Every June, my gardeners and I plant lots and lots of pumpkin seeds - many from our favorite seed companies, and some from interesting and tasty fruits I’ve enjoyed over the years. Pumpkins grow on vines, which means they take up a lot of space. I always plant my pumpkin patch in a roomy bed that can accommodate a large crop of big, colorful specimens. As you know, this year, I decided the patch would be planted down by the vegetable gardens.
Most varieties take between 90 and to 120 days to grow. We still have a few weeks to wait, but everything is growing so nicely, I wanted to share a few photos with you - enjoy.
I recently visited the pumpkin patch to check on its progress. This year, our pumpkin, winter squash and ornamental gourd crops were planted adjacent to the chicken yard. This summer has been warm, and dry – perfect for pumpkins.
The pumpkin patch was filled with long vines, and beautiful autumn fruits, including traditional orange pumpkins for Halloween. It is still too early to harvest, but everything looks so great!
It is time to harvest when the vines and leaves start to wither and die back – these need another four to six weeks.
Pumpkin seeds should be planted between the last week of May and the middle of June. They take between 90 and 120 days to grow.
We planted our pumpkin patch on June 9th this year.
We always spread hay mulch around the patch – it enhances the look of the garden, avoids muddiness in the paths, keeps the pumpkins off the earth, and most importantly, enriches the soil.
By mid-July, the vines were well-established.
The vines grew very quickly.
And by the end of July, there was evidence of growth.
Such tiny cucurbits!
And this is what they looked like yesterday! Underneath all the sprawling vines, we saw lots of beautiful varieties of pumpkins and winter squash.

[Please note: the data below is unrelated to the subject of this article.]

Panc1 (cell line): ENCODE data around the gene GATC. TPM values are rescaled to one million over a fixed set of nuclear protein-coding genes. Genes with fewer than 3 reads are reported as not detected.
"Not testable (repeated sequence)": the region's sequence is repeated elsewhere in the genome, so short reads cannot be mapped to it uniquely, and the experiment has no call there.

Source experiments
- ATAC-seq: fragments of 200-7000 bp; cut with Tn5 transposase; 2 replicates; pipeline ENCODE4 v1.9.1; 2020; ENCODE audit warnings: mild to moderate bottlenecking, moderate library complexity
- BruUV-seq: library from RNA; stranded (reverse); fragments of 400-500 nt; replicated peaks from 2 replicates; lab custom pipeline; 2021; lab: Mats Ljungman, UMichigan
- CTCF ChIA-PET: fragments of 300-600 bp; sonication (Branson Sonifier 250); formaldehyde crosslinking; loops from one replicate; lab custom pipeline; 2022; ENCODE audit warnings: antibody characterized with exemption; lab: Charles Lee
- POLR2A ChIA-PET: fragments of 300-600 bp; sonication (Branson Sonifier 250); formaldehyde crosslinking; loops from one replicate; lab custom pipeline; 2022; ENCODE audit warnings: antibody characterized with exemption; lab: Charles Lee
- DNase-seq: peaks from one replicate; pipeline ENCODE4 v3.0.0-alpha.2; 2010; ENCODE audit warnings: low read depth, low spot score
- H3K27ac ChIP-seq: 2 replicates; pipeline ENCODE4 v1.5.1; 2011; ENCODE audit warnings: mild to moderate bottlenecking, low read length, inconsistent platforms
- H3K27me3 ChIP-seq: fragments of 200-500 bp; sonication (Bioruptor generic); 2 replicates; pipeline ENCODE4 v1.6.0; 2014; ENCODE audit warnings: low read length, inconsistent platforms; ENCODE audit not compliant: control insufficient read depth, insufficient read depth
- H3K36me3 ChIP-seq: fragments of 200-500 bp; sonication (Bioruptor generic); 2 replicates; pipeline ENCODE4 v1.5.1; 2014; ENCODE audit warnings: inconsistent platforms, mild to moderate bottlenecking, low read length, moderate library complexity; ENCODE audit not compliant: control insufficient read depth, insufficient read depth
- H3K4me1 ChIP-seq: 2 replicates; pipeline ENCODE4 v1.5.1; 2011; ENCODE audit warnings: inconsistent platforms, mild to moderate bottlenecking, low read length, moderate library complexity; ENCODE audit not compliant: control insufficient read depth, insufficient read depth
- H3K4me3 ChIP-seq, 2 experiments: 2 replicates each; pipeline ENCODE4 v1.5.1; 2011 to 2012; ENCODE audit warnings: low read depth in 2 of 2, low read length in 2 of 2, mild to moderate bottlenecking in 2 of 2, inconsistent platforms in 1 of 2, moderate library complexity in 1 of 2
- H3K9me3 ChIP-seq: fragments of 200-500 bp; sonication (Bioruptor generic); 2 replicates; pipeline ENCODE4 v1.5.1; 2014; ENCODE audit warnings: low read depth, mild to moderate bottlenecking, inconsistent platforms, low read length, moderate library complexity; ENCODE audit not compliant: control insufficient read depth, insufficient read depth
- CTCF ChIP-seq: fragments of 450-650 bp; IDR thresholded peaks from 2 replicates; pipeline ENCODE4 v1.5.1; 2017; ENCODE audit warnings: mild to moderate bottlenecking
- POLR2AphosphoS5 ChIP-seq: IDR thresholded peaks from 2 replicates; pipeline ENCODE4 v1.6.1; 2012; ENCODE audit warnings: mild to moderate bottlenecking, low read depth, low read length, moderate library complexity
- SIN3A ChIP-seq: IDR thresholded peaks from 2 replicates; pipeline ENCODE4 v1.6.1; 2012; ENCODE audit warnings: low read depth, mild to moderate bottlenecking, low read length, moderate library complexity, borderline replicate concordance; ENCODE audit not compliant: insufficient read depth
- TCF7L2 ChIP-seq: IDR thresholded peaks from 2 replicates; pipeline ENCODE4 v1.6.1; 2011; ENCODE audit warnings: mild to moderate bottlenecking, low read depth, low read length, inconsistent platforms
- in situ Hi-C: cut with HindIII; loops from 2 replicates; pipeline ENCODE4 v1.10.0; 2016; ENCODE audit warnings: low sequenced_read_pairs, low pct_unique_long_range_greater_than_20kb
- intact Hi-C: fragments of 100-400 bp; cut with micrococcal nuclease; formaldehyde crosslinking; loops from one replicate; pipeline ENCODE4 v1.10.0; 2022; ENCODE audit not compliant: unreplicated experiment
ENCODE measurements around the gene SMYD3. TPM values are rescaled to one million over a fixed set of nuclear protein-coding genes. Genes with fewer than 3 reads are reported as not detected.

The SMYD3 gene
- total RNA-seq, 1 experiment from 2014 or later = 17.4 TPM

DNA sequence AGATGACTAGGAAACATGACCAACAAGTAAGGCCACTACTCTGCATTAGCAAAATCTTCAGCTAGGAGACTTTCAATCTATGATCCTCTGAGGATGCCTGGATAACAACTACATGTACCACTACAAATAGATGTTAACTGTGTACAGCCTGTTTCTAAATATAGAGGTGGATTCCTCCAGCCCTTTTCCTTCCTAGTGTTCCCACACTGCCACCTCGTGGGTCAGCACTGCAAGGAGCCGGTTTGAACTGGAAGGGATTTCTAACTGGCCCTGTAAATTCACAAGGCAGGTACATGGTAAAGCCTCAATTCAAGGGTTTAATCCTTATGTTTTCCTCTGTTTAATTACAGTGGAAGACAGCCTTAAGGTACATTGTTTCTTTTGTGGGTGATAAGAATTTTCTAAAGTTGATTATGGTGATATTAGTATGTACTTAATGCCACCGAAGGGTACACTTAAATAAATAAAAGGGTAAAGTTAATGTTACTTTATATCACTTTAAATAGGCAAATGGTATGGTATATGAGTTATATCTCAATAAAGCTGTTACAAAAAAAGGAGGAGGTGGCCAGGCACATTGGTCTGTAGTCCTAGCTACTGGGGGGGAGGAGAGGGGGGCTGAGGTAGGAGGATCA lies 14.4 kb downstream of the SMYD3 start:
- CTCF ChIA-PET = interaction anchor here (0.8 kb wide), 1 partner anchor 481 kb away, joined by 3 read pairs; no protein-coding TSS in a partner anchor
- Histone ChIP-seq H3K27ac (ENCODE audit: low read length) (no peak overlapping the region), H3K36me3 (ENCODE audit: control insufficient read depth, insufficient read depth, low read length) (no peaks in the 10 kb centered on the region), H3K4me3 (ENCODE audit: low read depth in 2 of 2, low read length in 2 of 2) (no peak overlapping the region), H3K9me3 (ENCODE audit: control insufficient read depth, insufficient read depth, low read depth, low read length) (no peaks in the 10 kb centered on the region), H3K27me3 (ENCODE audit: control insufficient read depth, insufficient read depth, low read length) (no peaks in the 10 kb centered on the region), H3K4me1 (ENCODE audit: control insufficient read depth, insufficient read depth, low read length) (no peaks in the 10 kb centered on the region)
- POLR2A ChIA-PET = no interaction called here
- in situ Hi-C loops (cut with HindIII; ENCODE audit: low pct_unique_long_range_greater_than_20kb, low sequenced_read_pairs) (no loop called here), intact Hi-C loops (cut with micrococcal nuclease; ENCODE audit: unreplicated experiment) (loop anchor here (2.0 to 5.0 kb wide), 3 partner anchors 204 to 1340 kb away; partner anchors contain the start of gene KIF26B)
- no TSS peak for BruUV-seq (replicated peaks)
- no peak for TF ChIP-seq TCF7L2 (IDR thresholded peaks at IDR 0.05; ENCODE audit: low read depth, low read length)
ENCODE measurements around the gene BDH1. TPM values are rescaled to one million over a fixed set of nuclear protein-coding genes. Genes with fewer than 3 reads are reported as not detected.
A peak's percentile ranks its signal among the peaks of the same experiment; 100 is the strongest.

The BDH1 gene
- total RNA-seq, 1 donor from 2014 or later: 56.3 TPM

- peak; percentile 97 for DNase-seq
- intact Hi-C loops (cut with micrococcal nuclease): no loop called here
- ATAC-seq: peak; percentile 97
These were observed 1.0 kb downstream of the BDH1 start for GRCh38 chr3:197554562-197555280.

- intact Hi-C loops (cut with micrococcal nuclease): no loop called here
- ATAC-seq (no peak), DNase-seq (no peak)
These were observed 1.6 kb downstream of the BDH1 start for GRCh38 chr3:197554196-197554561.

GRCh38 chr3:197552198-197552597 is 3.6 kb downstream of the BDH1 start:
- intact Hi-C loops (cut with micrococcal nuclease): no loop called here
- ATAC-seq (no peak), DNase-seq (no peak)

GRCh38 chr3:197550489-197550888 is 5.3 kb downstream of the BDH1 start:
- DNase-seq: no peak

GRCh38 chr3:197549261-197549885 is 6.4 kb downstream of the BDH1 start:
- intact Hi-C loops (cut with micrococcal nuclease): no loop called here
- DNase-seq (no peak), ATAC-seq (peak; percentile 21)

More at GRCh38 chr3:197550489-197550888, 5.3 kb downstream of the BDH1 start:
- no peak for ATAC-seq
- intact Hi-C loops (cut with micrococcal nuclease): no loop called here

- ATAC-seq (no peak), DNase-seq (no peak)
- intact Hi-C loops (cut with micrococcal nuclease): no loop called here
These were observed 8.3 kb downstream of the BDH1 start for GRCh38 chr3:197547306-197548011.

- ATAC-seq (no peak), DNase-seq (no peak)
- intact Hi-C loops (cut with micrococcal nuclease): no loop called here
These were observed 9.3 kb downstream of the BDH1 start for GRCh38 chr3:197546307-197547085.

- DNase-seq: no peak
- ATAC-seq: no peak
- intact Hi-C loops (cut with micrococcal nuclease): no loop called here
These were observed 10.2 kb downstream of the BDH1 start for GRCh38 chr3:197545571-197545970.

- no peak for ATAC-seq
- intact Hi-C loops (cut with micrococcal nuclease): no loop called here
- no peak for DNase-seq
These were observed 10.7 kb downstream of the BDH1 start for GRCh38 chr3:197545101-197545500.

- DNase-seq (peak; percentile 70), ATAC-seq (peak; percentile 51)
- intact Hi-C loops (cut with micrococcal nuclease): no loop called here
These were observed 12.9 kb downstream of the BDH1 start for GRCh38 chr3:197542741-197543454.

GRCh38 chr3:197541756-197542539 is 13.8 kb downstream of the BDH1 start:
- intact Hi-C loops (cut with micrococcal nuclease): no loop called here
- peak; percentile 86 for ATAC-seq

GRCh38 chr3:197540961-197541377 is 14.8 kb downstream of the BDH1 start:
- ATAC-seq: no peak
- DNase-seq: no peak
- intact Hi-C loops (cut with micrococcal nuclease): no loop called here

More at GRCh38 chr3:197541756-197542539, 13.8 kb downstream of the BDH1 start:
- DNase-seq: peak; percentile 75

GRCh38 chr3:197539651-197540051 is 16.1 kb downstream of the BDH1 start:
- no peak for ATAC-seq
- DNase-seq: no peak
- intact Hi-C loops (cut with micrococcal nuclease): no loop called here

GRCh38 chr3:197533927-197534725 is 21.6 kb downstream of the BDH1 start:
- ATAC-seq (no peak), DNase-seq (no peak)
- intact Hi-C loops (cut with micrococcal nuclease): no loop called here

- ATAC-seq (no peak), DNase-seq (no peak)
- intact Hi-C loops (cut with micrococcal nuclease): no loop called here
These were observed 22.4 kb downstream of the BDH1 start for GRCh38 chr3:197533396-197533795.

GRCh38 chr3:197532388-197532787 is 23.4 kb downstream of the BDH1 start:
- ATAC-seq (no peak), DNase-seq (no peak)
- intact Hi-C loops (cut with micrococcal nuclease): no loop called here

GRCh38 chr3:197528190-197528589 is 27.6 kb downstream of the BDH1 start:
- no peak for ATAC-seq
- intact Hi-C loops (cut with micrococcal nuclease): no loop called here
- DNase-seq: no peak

They come in so many shapes, sizes, and colors.
The name pumpkin comes from the Greek word ‘pepon’ which means large melon. The pumpkin is a cucurbit, a member of the Curcurbitaceae family, which also includes squash, cucumbers, watermelon and cantaloupes.
We get our seeds from various seed companies, but I also save seeds from specimens I’ve enjoyed over the years.
Winter squash have thick, tough shells that protect the sweet, rich tasting flesh inside. Always pick winter squash that’s heavy for its size. The stem should also be intact, firm and dry. These will be so delicious when they’re ready.
The skin should be dull and matte. Shiny skin on squash may indicate it still needs time to mature.
I just love the beautiful striped varieties. Squash have been grown in North America for 5000-years. They are indigenous to the western hemisphere but today are grown all over the world – except Antarctica.
Some of the pumpkin seeds we planted include ‘Polar Bear’, an extra large white pumpkin. It retains its color after maturity in the field, at market, and in decorative displays.
A famous French heirloom variety, the name of Squash ‘Potimarron’ comes from potiron meaning “pumpkin” and marron meaning “chestnut”. Squash ‘Potimarron’ is one of the very best for baking and roasting.
‘Porcelain Doll’ is a pink pumpkin with intermediate resistance to powdery mildew. Its sweet flesh can be used for pies, soups, and other gourmet treats.
It’s important to leave a generous stem, also called a handle, when picking. I believe this helps them last longer.
Pumpkins are a good source of nutrition. They are low in calories, fat and sodium and high in fiber. Plus, they are loaded with vitamins A and B and potassium.
Tough skinned winter squash can last several months in storage as long as the fruits are protected from cuts, scrapes and dents, and are kept in a cool, dry room with good air circulation.
Gourds also come in unique shapes, including this one with a long neck and warts.
A gourd is a plant of the family Cucurbitaceae, particularly Cucurbita and Lagenaria or the fruit of the two genera of Bignoniaceae “calabash tree”, Crescentia and Amphitecna. The term refers to a number of species and subspecies, many with hard shells, and some without.
Many of our gourds are even growing outside the fence, suspended from their long vines which have creeped through the wire. It will be a wonderful harvest this season!